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Kansas legislature

Kansas Legislature

Statehouse Live: KU chancellor questioned by legislators about tuition increases, research

February 7, 2013

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— Legislators on Thursday expressed concerns to Kansas University Chancellor Bernadette Gray-Little over tuition increases, falling enrollment and the ability of KU to make money off of research.

State Sen. Tom Arpke, R-Salina, said tuition increases at KU over the past few years "stand out to me to be a little excessive."

During the 1999-2000 school year, standard tuition and fees for two semesters was $2,518. This school year it is $8,888.

Gray-Little told the Senate Ways and Means subcommittee on education that because of state budget cuts, KU received slightly less state funding in the current fiscal year than it did in 2006.

She added, "Adjusted for inflation, KU's state funding is down $124.4 million over the past 14 years."

Higher education officials have said part of the reason for increasing tuition is the reduction in state funding.

Arpke also said he is concerned about KU's decrease in enrollment, which has fallen from 30,102 students in the fall of 2008 to 27,939 in the fall of 2012.

State Sen. Steve Abrams, R-Arkansas City, said he appreciated KU's increase in research funding, but added "ultimately that needs to turn into jobs."

Gray-Little said researchers attract more research funding, to which Abrams said, "That is not creating wealth."

Gray-Little responded that 22 companies based in Kansas were formed because of research at KU.

Dr. Douglas Girod, the new executive vice chancellor of the KU Medical Center, voiced support to the committee of Gov. Sam Brownback's recommendation of $10 million in tax funds and $35 million in bonding authority to start construction of a health education building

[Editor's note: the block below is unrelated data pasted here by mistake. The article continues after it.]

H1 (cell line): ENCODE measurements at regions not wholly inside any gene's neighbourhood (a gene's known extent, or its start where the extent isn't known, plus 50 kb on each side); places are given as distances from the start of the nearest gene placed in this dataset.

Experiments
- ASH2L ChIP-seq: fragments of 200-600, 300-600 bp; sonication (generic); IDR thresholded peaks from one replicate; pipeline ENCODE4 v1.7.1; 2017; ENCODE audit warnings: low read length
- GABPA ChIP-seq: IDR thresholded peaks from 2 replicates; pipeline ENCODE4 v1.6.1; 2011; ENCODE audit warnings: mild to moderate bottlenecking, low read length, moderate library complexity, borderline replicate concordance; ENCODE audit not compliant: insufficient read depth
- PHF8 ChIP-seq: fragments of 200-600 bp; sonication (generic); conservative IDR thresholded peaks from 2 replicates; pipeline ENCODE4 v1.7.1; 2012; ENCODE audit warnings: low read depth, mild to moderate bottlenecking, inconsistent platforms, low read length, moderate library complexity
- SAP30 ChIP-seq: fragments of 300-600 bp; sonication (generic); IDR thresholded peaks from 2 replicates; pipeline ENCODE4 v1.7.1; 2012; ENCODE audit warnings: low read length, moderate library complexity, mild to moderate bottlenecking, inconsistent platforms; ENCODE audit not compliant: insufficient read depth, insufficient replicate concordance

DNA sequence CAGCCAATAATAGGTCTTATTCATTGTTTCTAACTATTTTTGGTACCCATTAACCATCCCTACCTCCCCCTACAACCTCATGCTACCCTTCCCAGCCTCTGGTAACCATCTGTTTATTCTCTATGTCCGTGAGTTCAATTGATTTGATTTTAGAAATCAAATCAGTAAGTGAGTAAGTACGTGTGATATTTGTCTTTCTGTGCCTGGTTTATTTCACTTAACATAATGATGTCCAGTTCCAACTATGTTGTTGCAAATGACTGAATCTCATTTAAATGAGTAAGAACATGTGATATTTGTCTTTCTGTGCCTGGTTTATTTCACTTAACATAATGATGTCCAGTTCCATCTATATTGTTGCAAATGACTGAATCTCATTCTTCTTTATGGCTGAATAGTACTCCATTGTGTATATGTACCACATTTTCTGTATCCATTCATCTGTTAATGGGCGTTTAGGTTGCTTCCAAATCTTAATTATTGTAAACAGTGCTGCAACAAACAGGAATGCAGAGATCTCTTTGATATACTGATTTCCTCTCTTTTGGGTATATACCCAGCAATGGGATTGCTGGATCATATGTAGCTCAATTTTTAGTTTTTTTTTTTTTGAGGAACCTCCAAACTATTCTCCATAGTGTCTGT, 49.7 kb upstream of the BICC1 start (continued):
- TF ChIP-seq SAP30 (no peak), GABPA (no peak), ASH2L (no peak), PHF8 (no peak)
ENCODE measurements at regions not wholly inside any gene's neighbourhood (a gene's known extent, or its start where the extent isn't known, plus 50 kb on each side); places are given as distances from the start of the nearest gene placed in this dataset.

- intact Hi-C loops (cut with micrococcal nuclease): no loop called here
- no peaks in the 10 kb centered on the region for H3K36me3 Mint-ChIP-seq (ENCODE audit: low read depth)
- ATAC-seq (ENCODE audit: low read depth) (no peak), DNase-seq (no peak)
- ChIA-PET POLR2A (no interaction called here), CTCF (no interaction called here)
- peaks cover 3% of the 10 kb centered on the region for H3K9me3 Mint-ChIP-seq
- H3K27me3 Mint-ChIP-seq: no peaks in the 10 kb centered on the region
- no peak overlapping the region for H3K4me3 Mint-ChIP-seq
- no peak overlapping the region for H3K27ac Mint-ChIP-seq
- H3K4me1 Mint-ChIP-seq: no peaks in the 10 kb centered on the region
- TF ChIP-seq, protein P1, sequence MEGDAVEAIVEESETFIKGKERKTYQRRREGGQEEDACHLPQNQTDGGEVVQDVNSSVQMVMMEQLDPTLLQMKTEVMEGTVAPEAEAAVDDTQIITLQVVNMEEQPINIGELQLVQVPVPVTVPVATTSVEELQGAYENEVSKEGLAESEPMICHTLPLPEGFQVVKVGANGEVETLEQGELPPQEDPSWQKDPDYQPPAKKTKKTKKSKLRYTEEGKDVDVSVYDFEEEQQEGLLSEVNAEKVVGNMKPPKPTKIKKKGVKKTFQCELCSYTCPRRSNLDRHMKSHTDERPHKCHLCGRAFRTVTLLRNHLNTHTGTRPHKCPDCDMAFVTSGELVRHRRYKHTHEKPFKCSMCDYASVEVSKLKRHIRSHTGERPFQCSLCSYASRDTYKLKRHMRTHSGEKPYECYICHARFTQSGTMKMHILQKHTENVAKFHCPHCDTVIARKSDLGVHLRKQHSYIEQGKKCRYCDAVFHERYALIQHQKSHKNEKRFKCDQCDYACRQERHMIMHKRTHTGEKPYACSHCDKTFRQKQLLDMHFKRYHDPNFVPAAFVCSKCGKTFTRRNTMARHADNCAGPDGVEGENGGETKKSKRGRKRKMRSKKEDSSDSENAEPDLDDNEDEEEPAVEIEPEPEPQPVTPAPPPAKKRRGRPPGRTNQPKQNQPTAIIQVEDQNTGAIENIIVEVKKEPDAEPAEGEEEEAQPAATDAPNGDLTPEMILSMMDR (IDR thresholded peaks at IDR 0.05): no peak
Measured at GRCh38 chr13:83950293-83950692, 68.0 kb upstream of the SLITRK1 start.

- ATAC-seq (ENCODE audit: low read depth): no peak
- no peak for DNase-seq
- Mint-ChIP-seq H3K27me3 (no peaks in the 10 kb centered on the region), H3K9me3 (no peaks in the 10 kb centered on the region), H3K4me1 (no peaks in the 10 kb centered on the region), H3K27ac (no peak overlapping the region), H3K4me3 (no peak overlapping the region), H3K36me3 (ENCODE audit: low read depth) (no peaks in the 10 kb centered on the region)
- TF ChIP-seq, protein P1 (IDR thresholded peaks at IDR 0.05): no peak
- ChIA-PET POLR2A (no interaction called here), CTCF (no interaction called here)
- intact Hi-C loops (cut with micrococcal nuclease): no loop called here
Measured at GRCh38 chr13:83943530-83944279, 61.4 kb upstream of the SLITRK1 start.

"Construction of this facility will increase the stature of the Medical Center," he said.

Comments

toe 1 year, 2 months ago

Leadership is KU's biggest problem. Tuition, rankings, research, you name it, is all dependent on leadership. In that regard, students should ask for a refund of tuition. Faculty should be paid more just to put up with the lack of leadership in the past 20 years. Imagine, KU leading instead of defending itself. It used to do that, but not any more.

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jayhawklawrence 1 year, 2 months ago

It is good strategy to put education leaders on the defensive as the legislature is sabotaging the educational system.

I imagine they hope to keep people confused while they loot the budget and cook the books.

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irtnog2001 1 year, 2 months ago

There is a new accredited Western Governors University that offers online degrees cheap. KU and other schools need to take note and jump on board instead of raising tuitions. See http://www.wgu.edu/?&gclid=COXrkdCtpbUCFeZFMgoduC0AqA

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tomatogrower 1 year, 2 months ago

State Sen. Tom Arpke, R-Salina, said tuition increases at KU over the past few years "stand out to me to be a little excessive."